Middle of Nowhere is the story of Ruby (Emayatzy Corinealdi). Her husband is in prison. Ruby is ready to attend medical school when he’s incarcerated, and she drops everything in her life to visit him and support his efforts for early parole.Continue Reading: Review: Middle of Nowhere
Old Ain’t Dead just me, watching whatever looks good. To me. I don’t watch everything. I don’t have a “best of 2015” list because I don’t have a clue as to what most of 2015 had to offer, much less what the best of all that would be.
Yet here we are, at the end of the year, and a top 10 list is in order. So how about an Old Ain’t Dead top 10 for 2015? I present my favorites in no particular order.
I admit to being a little fast and loose with the 2015 part. Some of these things were made before 2015, but I saw them in 2015. Just go with it.
I cheated just a bit, too, because at the end I threw in a few extra mentions of things too good to ignore.
Gloria Steinem blogs about books at Open Roads Media. The blog is called “Reading our way to the Revolution.” The once monthly column looks at a timeless and timely book. Her latest review is about The Group, a 1963 novel by Mary McCarthy. The Group is the latest review of a book that helped start the feminist revolution.
I read The Group back in 1963. If you haven’t read it, I recommend you do. It’s a great read. This story of 8 women who graduated from Vassar in 1933 lead directly to the more current Sex and the City. And it was a bestseller, destroying the myth that chick lit would never make it. The Group was made into a movie, dubbed a chick flick.
I love what Gloria Steinem has to say about chick flicks and want to quote it:
In truth, anything that has more dialogue than deaths, more emphasis on how we live than how we die, may be called a “chick flick.” Hollywood’s preference for movies full of high-tech chases and gun battles rests mainly on the fact that they can be exported without language problems. Yet dollar for dollar spent on production, so-called “chick flicks” are equally or more profitable than those “prick flicks” seen multiple times by teenage boys.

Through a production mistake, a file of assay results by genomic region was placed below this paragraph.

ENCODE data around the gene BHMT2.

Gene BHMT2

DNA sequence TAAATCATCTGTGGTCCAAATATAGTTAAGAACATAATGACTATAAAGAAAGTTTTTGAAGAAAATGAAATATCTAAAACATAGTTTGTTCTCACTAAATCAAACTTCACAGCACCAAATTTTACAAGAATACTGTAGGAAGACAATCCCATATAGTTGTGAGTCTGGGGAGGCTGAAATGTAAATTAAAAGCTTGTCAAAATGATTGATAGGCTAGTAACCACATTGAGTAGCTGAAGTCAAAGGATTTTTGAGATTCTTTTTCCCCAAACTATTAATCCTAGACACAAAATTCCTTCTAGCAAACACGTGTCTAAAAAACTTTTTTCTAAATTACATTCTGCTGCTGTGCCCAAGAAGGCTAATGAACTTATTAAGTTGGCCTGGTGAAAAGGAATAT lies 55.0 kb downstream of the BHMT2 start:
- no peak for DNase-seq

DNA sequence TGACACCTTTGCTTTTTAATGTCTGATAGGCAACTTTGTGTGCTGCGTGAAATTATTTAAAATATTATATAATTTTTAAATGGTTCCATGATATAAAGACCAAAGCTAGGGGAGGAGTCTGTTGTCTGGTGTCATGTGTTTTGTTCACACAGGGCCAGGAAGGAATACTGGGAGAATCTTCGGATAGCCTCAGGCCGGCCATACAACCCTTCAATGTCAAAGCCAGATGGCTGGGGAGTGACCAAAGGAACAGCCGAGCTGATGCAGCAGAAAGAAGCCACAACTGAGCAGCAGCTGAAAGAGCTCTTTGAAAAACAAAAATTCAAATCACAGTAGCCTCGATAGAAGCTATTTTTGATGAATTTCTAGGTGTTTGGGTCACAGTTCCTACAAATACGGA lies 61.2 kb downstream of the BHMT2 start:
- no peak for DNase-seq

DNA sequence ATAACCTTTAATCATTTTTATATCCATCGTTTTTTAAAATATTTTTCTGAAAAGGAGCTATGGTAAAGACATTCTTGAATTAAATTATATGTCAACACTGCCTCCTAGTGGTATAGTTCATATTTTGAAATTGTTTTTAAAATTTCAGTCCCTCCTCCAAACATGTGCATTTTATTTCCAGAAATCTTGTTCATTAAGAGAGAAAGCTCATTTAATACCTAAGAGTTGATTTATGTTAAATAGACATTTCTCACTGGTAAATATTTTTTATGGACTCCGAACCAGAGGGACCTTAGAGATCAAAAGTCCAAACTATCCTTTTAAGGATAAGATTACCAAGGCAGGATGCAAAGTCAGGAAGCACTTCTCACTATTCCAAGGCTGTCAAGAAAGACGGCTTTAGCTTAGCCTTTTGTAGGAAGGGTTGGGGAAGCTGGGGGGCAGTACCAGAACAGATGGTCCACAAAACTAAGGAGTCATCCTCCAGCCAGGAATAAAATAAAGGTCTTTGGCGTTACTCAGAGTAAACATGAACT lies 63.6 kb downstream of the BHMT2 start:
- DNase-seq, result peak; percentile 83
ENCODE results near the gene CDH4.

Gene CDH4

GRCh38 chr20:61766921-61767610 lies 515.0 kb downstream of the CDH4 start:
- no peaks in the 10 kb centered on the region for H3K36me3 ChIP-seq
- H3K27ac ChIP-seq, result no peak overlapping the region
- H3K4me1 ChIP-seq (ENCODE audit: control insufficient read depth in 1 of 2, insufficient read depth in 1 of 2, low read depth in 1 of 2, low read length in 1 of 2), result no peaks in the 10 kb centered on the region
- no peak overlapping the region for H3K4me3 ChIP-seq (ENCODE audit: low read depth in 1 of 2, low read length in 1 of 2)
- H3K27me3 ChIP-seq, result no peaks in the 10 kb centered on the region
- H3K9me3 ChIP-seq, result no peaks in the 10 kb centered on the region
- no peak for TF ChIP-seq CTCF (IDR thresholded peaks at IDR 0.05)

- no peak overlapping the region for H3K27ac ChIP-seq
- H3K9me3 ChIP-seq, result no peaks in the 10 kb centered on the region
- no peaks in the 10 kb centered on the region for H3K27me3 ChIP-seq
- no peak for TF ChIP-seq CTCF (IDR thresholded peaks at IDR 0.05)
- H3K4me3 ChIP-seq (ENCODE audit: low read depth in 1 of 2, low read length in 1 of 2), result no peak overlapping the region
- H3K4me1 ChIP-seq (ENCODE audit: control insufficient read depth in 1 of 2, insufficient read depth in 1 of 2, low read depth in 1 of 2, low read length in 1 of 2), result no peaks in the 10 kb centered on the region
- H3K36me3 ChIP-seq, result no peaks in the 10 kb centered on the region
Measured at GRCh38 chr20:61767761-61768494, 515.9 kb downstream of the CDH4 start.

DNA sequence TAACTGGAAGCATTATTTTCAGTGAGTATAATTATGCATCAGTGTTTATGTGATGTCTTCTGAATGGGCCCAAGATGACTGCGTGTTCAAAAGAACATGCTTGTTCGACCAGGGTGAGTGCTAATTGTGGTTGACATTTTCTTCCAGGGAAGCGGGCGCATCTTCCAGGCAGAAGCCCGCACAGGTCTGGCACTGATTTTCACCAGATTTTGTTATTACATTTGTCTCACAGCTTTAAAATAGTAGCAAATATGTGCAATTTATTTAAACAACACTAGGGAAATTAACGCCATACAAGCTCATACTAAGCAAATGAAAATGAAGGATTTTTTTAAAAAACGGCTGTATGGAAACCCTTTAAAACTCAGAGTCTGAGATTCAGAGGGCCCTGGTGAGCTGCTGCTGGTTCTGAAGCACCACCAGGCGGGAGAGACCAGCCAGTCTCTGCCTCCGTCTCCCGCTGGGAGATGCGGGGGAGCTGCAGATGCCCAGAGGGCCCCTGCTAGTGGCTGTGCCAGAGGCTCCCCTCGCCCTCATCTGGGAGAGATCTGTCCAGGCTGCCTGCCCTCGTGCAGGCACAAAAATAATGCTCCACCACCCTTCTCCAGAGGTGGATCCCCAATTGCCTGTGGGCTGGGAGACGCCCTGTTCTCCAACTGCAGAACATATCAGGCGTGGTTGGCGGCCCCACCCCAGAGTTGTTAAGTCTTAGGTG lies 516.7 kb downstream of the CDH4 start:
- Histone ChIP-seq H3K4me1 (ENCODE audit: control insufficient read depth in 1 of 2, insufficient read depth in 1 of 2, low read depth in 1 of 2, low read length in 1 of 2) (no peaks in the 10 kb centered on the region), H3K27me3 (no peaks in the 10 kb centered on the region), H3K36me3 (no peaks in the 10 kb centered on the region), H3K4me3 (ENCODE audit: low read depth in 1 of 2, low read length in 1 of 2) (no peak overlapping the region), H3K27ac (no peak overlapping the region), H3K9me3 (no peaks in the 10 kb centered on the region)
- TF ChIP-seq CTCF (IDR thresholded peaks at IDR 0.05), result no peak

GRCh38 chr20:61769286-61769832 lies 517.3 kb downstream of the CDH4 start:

I am so sick and tired of prick flicks. All that killing, all that shooting, all that violence. And for what? How does it help anything, fix anything, cure anything, change anything?
It’s the stories about people, about real life, that change the world. Stories that reach into our hearts and make us think. Stories create change. Think about The Color Purple or Glee or Transparent or My Left Foot or The L Word or Selma or a hundred other stories that impacted our culture in a positive way. We need more stories that help us understand each other, see each other, accept each other, learn from each other.
Long live the chick flick! Thank you to every filmmaker, every writer, every director, every actor who tells a story that would qualify as a chick flick.
Selma manages to take the microcosm of the marches in 1965 in Selma, Alabama to tell a sweeping saga that remains painfully relevant today. By focusing on this singular moment in a long battle, a vast epic is revealed.
Much that is in the news today shouts unfinished to the battle fought by Dr. Martin Luther King, Jr. and his courageous supporters in Selma. For example, several members of the cast appeared on the red carpet for the opening of Selma wearing tee shirts emblazoned “I can’t breathe.”